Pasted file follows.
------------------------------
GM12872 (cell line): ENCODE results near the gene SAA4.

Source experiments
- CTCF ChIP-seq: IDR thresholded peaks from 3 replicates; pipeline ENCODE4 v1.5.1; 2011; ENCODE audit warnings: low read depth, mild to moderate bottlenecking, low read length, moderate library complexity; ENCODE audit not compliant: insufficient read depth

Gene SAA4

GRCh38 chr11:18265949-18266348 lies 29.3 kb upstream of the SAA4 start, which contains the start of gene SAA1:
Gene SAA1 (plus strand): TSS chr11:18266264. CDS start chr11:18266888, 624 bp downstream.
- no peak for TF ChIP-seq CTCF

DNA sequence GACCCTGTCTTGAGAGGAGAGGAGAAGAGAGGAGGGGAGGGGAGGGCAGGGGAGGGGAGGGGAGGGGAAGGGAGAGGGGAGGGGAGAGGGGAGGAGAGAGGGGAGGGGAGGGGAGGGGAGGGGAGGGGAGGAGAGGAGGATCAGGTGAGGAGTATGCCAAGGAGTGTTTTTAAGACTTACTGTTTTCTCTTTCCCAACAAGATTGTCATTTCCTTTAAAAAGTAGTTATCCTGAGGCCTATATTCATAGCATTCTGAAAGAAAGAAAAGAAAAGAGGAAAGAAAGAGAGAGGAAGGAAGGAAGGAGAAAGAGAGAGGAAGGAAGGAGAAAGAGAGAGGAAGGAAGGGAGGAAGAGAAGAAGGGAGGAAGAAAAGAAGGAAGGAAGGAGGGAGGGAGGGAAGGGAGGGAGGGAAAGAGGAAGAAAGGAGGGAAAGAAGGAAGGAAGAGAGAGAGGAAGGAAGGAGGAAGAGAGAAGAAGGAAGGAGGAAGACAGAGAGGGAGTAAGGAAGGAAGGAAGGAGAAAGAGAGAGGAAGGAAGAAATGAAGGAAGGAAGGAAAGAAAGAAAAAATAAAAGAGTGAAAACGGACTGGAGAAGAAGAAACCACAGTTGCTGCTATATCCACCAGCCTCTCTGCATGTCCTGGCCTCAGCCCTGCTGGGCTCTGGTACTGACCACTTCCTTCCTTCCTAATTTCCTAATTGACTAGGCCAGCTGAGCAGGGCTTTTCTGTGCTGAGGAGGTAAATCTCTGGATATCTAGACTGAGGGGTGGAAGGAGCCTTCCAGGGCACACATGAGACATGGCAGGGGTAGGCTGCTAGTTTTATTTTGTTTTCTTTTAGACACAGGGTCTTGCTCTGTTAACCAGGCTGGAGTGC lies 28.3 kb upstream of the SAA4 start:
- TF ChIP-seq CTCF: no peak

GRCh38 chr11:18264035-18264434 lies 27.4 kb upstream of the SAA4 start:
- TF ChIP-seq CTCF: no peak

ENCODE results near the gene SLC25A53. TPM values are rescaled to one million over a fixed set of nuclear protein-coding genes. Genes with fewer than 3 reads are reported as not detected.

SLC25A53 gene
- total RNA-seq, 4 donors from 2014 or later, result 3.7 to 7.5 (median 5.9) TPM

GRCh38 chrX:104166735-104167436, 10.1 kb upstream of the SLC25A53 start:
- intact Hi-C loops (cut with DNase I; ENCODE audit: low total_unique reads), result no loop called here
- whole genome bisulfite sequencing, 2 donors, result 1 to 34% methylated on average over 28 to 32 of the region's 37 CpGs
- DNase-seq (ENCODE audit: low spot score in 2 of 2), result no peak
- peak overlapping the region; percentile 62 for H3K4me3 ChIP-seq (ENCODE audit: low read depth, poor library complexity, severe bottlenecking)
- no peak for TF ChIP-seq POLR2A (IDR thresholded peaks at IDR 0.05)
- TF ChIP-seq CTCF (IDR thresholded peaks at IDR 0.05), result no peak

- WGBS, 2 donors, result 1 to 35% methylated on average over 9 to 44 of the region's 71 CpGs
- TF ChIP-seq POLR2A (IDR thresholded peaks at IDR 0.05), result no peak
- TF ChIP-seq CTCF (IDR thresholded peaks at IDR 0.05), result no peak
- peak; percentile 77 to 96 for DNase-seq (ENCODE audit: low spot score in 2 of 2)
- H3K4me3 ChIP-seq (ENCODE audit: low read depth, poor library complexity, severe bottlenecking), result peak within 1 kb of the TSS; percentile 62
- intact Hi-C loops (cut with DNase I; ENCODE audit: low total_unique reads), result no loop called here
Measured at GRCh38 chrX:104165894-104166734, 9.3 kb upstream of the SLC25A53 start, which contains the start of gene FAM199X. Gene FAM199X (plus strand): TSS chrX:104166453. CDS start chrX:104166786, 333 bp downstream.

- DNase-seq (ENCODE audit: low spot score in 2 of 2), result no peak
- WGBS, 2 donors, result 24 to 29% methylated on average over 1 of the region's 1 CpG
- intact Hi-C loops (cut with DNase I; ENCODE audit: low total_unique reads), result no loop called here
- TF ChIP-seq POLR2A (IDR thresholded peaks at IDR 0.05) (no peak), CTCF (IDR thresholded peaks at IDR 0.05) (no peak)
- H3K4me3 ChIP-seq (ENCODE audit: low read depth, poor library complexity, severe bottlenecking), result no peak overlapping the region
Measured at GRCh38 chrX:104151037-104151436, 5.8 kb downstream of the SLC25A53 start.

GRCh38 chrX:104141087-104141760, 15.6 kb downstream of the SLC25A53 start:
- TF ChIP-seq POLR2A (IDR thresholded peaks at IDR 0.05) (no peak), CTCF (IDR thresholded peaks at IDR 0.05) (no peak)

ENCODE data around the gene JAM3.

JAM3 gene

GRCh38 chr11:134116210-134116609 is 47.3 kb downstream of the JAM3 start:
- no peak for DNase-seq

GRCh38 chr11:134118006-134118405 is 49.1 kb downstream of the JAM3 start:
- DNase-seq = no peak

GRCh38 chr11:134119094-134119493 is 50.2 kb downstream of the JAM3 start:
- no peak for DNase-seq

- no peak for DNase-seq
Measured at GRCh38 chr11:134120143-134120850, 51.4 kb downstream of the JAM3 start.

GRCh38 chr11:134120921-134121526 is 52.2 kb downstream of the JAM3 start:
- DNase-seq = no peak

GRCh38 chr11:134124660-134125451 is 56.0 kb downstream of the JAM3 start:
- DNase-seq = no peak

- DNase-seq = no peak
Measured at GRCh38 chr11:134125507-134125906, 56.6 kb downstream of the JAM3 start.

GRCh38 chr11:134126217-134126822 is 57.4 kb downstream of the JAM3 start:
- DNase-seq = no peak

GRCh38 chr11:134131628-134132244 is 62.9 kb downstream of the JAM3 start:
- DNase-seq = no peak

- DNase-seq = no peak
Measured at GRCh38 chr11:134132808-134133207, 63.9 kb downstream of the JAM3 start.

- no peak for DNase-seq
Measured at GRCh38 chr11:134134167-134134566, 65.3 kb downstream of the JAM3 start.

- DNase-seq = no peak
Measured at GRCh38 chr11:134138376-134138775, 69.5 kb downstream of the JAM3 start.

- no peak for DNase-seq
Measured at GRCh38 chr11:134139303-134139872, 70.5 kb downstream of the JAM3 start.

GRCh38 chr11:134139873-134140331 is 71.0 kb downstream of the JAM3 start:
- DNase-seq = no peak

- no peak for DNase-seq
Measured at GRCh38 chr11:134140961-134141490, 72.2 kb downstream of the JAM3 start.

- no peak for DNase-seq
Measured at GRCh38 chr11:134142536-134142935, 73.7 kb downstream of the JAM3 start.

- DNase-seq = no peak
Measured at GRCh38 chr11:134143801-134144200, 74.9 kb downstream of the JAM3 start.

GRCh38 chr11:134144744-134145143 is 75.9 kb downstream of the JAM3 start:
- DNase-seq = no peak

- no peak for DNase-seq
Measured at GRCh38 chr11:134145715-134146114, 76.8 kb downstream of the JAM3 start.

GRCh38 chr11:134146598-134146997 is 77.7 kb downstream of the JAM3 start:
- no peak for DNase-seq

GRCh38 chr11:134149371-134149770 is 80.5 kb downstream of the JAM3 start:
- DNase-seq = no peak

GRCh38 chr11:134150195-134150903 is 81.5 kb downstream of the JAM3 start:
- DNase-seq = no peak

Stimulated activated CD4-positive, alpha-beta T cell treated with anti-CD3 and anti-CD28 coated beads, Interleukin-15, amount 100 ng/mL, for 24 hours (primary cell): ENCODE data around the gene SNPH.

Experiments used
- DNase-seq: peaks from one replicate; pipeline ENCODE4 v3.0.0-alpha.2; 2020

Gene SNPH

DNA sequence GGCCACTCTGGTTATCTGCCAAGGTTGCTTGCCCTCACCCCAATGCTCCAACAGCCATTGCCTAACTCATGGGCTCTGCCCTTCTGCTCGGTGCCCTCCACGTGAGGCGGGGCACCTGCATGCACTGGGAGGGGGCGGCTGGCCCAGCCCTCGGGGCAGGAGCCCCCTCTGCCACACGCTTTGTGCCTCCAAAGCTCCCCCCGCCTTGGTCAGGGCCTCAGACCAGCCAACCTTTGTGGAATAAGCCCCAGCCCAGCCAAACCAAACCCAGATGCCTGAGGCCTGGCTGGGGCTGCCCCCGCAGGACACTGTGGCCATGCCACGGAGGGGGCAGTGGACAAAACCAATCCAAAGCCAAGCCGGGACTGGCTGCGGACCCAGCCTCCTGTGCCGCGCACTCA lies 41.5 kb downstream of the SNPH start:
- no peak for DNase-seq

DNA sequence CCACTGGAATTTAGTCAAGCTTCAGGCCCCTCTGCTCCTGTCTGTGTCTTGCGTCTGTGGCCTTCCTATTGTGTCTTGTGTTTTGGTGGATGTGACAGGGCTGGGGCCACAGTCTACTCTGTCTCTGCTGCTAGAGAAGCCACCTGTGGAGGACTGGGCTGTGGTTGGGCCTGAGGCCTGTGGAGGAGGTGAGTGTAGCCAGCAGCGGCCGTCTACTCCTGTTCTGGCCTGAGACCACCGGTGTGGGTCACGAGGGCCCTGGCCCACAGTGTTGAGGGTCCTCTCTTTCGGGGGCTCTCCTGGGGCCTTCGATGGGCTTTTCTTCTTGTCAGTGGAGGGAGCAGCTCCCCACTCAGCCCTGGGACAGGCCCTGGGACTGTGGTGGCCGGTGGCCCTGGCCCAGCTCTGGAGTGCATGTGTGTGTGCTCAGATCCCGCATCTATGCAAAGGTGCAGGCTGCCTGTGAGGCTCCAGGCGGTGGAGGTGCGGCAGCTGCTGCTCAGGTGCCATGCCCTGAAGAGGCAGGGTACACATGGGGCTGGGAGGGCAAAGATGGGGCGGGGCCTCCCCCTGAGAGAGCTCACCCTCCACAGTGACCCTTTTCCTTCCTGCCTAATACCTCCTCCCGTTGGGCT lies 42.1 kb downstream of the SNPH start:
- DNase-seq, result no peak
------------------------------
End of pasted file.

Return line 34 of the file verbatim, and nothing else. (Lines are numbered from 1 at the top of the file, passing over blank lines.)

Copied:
Measured at GRCh38 chrX:104151037-104151436, 5.8 kb downstream of the SLC25A53 start.